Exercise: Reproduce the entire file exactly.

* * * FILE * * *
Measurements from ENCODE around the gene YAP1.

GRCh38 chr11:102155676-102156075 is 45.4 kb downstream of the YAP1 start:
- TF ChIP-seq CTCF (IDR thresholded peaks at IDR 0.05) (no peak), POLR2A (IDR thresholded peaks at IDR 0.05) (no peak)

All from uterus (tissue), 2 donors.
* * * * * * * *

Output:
Measurements from ENCODE around the gene YAP1.

GRCh38 chr11:102155676-102156075 is 45.4 kb downstream of the YAP1 start:
- TF ChIP-seq CTCF (IDR thresholded peaks at IDR 0.05) (no peak), POLR2A (IDR thresholded peaks at IDR 0.05) (no peak)

All from uterus (tissue), 2 donors.